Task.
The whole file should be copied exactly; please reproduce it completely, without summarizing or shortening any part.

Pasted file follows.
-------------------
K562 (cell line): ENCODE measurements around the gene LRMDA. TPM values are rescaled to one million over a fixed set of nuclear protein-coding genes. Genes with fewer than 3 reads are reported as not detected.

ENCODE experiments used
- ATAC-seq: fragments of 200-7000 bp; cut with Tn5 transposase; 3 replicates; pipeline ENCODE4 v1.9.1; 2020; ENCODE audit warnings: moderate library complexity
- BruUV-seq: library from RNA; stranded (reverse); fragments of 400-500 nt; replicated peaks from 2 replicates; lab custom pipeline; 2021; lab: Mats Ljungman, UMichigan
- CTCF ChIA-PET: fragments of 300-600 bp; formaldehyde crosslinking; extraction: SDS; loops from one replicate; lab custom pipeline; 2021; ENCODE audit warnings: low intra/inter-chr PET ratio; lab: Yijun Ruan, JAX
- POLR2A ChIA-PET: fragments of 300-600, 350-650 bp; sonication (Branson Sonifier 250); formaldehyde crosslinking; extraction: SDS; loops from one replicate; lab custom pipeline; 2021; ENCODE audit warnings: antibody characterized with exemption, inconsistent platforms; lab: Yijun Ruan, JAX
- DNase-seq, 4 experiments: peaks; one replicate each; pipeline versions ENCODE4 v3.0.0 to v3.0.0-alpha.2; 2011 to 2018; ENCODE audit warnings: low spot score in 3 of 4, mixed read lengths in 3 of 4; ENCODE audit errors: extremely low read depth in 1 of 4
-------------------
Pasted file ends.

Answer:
K562 (cell line): ENCODE measurements around the gene LRMDA. TPM values are rescaled to one million over a fixed set of nuclear protein-coding genes. Genes with fewer than 3 reads are reported as not detected.

ENCODE experiments used
- ATAC-seq: fragments of 200-7000 bp; cut with Tn5 transposase; 3 replicates; pipeline ENCODE4 v1.9.1; 2020; ENCODE audit warnings: moderate library complexity
- BruUV-seq: library from RNA; stranded (reverse); fragments of 400-500 nt; replicated peaks from 2 replicates; lab custom pipeline; 2021; lab: Mats Ljungman, UMichigan
- CTCF ChIA-PET: fragments of 300-600 bp; formaldehyde crosslinking; extraction: SDS; loops from one replicate; lab custom pipeline; 2021; ENCODE audit warnings: low intra/inter-chr PET ratio; lab: Yijun Ruan, JAX
- POLR2A ChIA-PET: fragments of 300-600, 350-650 bp; sonication (Branson Sonifier 250); formaldehyde crosslinking; extraction: SDS; loops from one replicate; lab custom pipeline; 2021; ENCODE audit warnings: antibody characterized with exemption, inconsistent platforms; lab: Yijun Ruan, JAX
- DNase-seq, 4 experiments: peaks; one replicate each; pipeline versions ENCODE4 v3.0.0 to v3.0.0-alpha.2; 2011 to 2018; ENCODE audit warnings: low spot score in 3 of 4, mixed read lengths in 3 of 4; ENCODE audit errors: extremely low read depth in 1 of 4